The Naming of the Ben Franklin Bridge
The Ben Franklin Bridge, which spans the Delaware River between Philadelphia, Pennsylvania, and Camden, New Jersey, was originally named the Delaware River Bridge. However, in 1955, the bridge was renamed after Benjamin Franklin, one of the Founding Fathers of the United States.
There are a few reasons why the bridge was renamed. First, Franklin was a native of Philadelphia and had a long and distinguished career in the city. He was a scientist, inventor, diplomat, and statesman, and he played a key role in the American Revolution. Second, the bridge was a major engineering feat, and Franklin was known for his own ingenuity and innovation. Third, the bridge was a symbol of the friendship between Philadelphia and Camden, and Franklin was a strong advocate for cooperation between the two cities.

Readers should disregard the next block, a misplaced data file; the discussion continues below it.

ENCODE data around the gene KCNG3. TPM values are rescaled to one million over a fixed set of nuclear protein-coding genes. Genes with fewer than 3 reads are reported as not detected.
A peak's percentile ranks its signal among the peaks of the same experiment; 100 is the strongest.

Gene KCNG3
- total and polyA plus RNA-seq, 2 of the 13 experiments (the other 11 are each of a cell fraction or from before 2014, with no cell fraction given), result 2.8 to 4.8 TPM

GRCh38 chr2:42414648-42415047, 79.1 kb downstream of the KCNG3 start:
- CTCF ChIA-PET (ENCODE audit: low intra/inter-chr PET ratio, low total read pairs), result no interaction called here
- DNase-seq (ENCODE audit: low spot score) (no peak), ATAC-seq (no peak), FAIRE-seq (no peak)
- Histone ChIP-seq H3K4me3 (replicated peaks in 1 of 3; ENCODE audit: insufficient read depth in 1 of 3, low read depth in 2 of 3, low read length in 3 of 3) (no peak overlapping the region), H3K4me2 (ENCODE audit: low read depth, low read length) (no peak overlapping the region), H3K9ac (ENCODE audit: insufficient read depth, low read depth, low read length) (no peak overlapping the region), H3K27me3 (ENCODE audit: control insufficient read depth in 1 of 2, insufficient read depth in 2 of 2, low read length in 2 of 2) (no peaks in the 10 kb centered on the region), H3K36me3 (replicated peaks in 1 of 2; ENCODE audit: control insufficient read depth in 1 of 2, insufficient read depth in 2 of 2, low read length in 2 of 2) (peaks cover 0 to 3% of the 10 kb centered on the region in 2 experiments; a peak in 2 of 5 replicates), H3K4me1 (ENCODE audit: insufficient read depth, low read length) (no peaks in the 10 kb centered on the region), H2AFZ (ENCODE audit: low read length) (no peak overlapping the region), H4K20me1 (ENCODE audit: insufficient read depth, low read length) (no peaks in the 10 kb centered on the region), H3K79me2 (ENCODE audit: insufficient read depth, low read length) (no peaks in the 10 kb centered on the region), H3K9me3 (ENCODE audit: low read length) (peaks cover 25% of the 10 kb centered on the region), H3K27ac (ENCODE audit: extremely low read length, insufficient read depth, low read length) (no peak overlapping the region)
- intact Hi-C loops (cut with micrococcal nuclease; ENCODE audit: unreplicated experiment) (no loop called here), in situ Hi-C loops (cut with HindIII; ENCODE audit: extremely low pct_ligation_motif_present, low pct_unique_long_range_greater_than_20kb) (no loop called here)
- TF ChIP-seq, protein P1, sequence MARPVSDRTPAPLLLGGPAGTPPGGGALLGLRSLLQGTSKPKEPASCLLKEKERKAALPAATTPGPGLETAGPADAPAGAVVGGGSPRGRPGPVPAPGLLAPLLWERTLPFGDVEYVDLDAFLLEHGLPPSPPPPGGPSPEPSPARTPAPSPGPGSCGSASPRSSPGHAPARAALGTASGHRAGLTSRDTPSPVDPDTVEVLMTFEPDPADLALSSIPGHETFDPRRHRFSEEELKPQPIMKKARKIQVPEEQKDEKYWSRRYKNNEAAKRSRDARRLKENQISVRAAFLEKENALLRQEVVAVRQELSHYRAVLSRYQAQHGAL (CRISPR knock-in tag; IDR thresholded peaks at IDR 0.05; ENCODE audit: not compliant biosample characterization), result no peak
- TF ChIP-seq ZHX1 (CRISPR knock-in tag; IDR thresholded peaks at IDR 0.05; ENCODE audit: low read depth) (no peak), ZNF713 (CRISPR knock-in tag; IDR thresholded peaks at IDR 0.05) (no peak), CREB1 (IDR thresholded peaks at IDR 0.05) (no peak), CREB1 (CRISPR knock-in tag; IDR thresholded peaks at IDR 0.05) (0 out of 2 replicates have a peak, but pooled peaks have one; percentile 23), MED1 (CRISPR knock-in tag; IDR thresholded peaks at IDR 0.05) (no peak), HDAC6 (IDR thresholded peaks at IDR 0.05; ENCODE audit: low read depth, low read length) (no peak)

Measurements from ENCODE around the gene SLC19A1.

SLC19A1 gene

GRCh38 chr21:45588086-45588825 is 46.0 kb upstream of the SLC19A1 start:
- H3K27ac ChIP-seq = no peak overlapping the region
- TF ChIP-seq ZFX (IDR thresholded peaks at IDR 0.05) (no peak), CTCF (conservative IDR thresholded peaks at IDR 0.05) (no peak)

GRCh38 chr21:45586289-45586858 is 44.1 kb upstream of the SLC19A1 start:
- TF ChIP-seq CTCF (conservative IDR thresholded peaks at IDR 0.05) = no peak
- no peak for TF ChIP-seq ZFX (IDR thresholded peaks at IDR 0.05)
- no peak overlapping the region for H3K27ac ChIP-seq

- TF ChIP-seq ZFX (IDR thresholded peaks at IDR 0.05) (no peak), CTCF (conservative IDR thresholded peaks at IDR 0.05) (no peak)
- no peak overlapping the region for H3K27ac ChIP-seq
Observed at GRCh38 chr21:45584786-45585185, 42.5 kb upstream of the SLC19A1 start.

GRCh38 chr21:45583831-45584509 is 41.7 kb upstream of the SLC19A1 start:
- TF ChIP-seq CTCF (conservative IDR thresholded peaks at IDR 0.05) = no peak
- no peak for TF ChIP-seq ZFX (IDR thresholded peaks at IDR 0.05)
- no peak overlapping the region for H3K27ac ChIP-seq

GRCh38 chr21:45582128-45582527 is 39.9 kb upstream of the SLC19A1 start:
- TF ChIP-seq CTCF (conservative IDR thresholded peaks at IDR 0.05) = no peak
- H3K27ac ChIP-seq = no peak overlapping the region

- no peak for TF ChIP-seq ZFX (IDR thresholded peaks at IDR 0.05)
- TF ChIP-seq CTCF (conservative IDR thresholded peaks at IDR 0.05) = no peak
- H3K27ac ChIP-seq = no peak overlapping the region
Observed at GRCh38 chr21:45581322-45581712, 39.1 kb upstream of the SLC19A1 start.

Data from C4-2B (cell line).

The renaming of the bridge was a popular decision. Franklin was a beloved figure in American history, and the bridge was a fitting tribute to his accomplishments. The bridge’s new name was officially inaugurated on July 4, 1956, on the 175th anniversary of the signing of the Declaration of Independence.
The Ben Franklin Bridge is a beloved landmark that has stood the test of time. It is a reminder of the ingenuity and innovation of Benjamin Franklin, and it is a testament to the power of friendship and cooperation.
Here are some additional details about the naming of the Ben Franklin Bridge:
- The renaming of the bridge was proposed by Philadelphia Mayor Joseph Clark.
- The proposal was approved by the Pennsylvania state legislature.
- The bridge was officially renamed on July 4, 1956, by President Dwight D. Eisenhower.
- The bridge’s new name was celebrated with a parade and fireworks display.
The Ben Franklin Bridge is a fitting tribute to Benjamin Franklin. It is a reminder of his accomplishments and his legacy. It is also a symbol of the friendship between Philadelphia and Camden.